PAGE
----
96. Memorandum of Discussion at the 243d Meeting of the National Security Council, Washington, March 31, 19551

[Here follows a paragraph listing the participants at the meeting.]

1. Importation of Communist Periodicals (Memos for NSC from Executive Secretary, subject: “Importation of Communist Propaganda”, dated April 19, May 4 and 12, 1954;2 NSC Action No. 1114;3 Memo for NSC from Executive Secretary, same subject, dated March 29, 19554)

Mr. Cutler advised the Council that during the last several weeks there had been a “rash” of press stories and letters to editors, alleging that the Post Office Department was obstructing the receipt of copies of Pravda and Izvestia sent through the mails to recipients in the United States. Based on these allegations the Planning Board, supplemented by representatives of the Departments of Justice, the [Page 209] Post Office, and Commerce, and by the White House Press Secretary, prepared the reference report of March 29 which was scheduled on today’s Council agenda. He said that the report focused upon only one particular aspect of the much broader subject of “Importation of Communist Propaganda”. He noted that at its May 13, 1954, meeting5 the Council considered that broader subject and agreed that in lieu of seeking legislation with respect thereto, the responsible agencies should remain alert to the problem and do everything possible within the means now available to defeat Communist objectives in importing propaganda.

Mr. Cutler then summarized the March 29 report of the Planning Board, which dealt with the more limited subject of “Importation of Communist Periodicals”. He then read to the Council paragraph 4 of the report, which paragraph was submitted for action by the Planning Board.

The Postmaster General6 said his Department would have no objection to paragraph 4; that it could see no great danger in releasing the 450 copies of Pravda and the 450 copies of Izvestia which were currently being withheld from the mails. He said, however, that in the case of certain other foreign Communist publications, the Post Office Department had some question as to whether they should be permitted to pass through our postal system, inasmuch as they contained political propaganda. He added that he did not think this question was a major one, and expressed the view that if problems did arise with respect to other publications, the Post Office Department would get together with the agencies concerned, as outlined in paragraph 4–b of the reference memorandum on the subject. He said that his Department would prefer to see the language in paragraph 4 qualified by including a provision that only a limited number of such periodicals would be permitted to pass through our postal system to their ultimate addressees. Mr. Cutler pointed out that if the numbers of such periodicals increased greatly, and if they were construed to contain propaganda, they would be kept out under paragraph 4 as presently written. The Postmaster General responded that there would be no necessity for amending the paragraph along the lines suggested by him so long as the interpretation expressed by Mr. Cutler was understood by all parties concerned.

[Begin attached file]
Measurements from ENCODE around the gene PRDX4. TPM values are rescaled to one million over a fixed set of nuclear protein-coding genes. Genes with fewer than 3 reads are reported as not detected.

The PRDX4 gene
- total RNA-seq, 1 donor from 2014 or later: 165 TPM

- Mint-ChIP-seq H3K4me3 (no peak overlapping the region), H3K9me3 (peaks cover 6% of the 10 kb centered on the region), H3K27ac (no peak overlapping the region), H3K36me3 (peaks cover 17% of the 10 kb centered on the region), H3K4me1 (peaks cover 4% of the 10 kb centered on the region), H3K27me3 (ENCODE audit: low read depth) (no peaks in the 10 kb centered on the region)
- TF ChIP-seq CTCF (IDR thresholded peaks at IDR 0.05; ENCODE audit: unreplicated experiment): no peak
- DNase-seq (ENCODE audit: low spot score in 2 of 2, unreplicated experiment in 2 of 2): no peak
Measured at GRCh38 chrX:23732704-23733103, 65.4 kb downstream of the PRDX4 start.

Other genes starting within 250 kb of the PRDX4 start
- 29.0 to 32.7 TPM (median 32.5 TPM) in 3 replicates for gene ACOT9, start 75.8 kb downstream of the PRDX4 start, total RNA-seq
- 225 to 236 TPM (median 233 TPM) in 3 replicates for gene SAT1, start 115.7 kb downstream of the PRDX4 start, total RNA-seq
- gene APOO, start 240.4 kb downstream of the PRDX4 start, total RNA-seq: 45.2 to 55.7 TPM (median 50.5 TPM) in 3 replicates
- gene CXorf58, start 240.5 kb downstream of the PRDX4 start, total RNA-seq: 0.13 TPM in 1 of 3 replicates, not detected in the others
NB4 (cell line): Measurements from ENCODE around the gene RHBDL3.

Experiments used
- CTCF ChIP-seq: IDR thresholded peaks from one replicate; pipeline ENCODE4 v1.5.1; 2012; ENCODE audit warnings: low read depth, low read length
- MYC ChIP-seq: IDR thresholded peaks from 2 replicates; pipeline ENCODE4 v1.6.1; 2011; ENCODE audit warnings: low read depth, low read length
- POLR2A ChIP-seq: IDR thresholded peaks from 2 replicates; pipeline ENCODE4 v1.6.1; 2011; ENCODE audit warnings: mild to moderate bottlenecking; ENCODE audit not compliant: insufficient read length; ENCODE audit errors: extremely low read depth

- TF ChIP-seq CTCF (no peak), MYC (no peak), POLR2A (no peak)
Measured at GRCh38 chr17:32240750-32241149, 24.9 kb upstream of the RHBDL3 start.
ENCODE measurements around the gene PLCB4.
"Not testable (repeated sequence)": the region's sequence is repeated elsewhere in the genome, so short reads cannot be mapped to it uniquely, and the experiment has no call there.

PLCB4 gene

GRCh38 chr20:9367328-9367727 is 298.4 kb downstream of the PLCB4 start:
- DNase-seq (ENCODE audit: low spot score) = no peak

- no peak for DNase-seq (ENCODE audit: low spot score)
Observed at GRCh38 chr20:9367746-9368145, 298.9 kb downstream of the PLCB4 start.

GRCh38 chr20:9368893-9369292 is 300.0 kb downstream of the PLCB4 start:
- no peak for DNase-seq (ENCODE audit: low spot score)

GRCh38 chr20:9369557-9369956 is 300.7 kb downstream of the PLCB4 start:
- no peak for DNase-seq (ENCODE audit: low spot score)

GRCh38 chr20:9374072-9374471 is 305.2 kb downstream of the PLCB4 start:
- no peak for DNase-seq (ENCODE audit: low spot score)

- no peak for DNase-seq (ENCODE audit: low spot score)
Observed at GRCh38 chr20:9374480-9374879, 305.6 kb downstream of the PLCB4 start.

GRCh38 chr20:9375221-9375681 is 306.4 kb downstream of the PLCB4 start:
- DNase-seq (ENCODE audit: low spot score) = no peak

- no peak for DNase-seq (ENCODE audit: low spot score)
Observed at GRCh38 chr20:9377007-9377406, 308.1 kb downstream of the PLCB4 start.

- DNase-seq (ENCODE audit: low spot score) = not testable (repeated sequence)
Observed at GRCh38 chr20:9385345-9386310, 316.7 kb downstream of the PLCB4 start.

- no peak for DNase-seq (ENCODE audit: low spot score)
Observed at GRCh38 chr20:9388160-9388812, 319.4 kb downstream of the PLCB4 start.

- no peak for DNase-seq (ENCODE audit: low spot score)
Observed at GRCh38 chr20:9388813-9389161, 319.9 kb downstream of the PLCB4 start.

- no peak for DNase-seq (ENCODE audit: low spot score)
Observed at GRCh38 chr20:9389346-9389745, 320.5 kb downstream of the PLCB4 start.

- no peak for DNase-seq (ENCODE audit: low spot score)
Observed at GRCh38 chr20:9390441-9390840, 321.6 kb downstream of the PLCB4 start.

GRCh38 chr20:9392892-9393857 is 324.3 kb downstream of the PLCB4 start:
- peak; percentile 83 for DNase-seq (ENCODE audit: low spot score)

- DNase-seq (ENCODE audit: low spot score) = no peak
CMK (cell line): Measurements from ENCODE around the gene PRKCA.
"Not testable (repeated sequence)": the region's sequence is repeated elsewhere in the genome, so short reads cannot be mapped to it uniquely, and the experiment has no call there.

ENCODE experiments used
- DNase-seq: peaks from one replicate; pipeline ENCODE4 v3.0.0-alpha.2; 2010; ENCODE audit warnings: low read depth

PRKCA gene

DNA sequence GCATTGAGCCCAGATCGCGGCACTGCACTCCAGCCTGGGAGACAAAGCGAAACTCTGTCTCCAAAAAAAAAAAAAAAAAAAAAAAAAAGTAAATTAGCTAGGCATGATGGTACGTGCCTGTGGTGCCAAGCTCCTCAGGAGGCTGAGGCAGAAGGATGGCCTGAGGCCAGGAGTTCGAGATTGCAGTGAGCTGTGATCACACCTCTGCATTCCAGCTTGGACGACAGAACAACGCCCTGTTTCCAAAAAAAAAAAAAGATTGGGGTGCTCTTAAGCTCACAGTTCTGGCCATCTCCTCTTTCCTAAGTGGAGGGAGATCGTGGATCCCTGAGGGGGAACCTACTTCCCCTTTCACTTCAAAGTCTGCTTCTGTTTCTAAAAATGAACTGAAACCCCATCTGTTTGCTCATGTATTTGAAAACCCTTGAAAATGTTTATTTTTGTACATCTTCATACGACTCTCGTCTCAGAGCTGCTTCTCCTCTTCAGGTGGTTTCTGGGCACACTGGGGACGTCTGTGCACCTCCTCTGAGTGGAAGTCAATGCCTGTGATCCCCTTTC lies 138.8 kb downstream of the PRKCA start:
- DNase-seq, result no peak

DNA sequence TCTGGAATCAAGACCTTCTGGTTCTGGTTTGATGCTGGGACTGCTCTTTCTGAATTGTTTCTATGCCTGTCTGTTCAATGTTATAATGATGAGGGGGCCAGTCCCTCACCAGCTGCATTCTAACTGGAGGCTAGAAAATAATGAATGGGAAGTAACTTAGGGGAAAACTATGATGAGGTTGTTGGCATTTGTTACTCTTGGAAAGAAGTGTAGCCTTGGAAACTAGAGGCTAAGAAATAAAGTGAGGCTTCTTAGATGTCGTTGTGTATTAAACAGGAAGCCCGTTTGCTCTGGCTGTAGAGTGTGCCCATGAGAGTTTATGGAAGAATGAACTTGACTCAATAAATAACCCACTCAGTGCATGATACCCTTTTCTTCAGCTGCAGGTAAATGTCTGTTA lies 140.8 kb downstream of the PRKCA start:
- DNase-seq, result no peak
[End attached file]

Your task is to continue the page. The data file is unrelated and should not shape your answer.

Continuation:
The President concluded the Council discussion on this subject with the statement that he was astonished that the Post Office Department couldn’t lose these things and not say anything about it.

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The National Security Council:

Discussed the subject on the basis of the reference memorandum of March 29, 1955.
Agreed that:
In the implementation of NSC Action No. 1114–b, the national security would not be adversely affected by permitting, in addition to the deliveries permitted under paragraph 3–b of the enclosure to the reference memorandum of March 29, delivery through the U.S. mails of imported Communist periodicals which are published primarily for consumption in Soviet bloc countries, provided they are not introduced into the United States for the purpose of being disseminated as “political propaganda” as defined in the Foreign Agents Registration Act.
The Departments of the Treasury, Justice and the Post Office, in appropriate consultation with the Department of State and the U.S. Information Agency, should be governed by the action in (1) above in resolving problems arising in the implementation of NSC Action No. 1114–b and the Foreign Agents Registration Act.

Note: The action in b above, as approved by the President, subsequently transmitted to the Secretary of the Treasury, the Attorney General and the Postmaster General for implementation, and to the Secretary of State and the Director, USIA, for information.

[Here follows the remainder of the memorandum.]

S. Everett Gleason
  1. Source: Eisenhower Library, Whitman File, NSC Records. Item 1 was prepared by Coyne on April 1.
  2. None printed. (Department of State, S/SNSC Files: Lot 62 D 1, Planning Board Member Files)
  3. NSC Action No. 1114–b is quoted in paragraph 3– C–(2), supra.
  4. See footnote 1, supra.
  5. A memorandum of the discussion at this meeting is in Eisenhower Library, Whitman File, NSC Records.
  6. Arthur E. Summerfield.